None of this is said in defence of Woody Allen, who, it must be remembered, was never brought to court on charges of child molestation, but whose work up until the scandal was conspicuously rife with references to older men having sexual relations with considerably younger women – think of Tony Roberts’s crack about sex with 16-year-old twins in Annie Hall (“Imagine the mathematical possibilities!”), the Allen character Isaac’s relationship with the 17-year-old played by Mariel Hemingway in Manhattan, or the ugly separation played out by no less than Farrow and Allen themselves in Husbands and Wives, shot a year before the scandal broke, when she discovers his affair with a woman some 30 years his junior.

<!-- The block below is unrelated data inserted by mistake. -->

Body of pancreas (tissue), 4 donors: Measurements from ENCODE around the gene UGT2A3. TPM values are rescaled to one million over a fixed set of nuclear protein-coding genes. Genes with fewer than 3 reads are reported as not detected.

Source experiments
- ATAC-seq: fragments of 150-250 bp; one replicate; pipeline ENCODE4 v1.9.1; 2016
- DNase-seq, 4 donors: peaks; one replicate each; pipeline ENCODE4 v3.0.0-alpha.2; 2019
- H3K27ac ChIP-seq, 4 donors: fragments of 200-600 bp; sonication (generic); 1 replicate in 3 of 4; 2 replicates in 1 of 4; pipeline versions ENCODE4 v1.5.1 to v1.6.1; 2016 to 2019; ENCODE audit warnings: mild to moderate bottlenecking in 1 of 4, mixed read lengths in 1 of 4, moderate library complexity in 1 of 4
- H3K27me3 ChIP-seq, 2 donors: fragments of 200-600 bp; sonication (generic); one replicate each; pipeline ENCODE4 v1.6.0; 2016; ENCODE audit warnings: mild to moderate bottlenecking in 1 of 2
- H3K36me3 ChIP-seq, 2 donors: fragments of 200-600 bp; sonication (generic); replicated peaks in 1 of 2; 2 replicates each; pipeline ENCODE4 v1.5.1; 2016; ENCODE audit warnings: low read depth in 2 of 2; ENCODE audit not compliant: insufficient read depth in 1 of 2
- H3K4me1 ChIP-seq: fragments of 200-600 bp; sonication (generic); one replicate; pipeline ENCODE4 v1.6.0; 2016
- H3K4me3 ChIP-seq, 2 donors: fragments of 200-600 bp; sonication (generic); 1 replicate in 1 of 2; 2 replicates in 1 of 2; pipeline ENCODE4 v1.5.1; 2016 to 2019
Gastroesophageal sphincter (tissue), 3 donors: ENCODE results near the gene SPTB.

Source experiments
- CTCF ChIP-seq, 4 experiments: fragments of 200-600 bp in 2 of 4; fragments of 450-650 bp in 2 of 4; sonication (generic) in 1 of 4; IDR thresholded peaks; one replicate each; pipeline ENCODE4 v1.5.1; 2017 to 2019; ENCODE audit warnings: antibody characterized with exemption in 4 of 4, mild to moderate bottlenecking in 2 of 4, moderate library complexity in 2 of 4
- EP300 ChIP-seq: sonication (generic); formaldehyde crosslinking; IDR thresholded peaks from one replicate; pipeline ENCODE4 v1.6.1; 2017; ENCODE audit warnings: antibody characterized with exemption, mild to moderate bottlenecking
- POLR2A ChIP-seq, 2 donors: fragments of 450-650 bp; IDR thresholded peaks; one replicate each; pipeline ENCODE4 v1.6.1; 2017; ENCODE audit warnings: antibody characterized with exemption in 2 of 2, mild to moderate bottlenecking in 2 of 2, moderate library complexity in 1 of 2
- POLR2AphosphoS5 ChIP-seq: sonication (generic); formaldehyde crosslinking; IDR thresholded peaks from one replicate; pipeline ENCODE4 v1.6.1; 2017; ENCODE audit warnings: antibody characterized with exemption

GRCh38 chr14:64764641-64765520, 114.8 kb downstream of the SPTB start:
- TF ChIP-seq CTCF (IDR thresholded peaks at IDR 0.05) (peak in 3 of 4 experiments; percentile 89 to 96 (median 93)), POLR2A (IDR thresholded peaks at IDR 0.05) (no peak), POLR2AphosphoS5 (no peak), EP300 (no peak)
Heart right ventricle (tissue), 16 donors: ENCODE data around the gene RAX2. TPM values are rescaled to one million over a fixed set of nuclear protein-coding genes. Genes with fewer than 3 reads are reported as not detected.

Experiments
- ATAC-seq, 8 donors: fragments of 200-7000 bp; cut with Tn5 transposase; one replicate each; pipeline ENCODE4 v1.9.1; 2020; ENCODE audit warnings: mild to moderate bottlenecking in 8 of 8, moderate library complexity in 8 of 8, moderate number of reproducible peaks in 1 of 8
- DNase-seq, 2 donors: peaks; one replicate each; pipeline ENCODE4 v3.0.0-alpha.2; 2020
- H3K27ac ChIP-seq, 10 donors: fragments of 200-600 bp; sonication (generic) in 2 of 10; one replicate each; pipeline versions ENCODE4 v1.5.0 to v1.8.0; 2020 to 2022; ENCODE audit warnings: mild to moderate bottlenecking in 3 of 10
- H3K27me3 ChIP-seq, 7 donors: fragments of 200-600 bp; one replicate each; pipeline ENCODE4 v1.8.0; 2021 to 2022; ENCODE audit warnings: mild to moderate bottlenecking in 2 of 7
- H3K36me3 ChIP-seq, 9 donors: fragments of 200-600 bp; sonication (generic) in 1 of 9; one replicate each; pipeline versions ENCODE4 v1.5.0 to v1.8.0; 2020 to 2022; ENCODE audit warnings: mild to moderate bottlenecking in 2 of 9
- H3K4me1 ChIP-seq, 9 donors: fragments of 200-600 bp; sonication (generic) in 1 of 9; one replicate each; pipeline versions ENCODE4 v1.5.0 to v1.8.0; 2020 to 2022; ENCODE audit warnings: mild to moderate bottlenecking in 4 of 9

No, I do not question that Allen’s work has displayed a rather consistent fascination with questionable, generationally staggered sexual relationships, nor do I question that that fascination has often expressed itself in unnervingly uncomplicated ways. (Ever wonder where the Hemingway character’s parents were in Manhattan, especially after Woody’s Isaac jokes about being older than her dad? Or why Allen’s Alvy isn’t horrified by Roberts’s only incidentally mentioned carnal cavort with teenage twins?) What is under question here is the implication of this new form of digital kangaroo court, where an accuser can reach out and publicly slap someone silly from the comfort of their home, then go for ice cream, snuggle back on the couch and change the channel. Of all the creepy messages that circulated in this ugly affair, Farrow’s final sign-off for the evening struck me as a leading competitor: “Nite all.”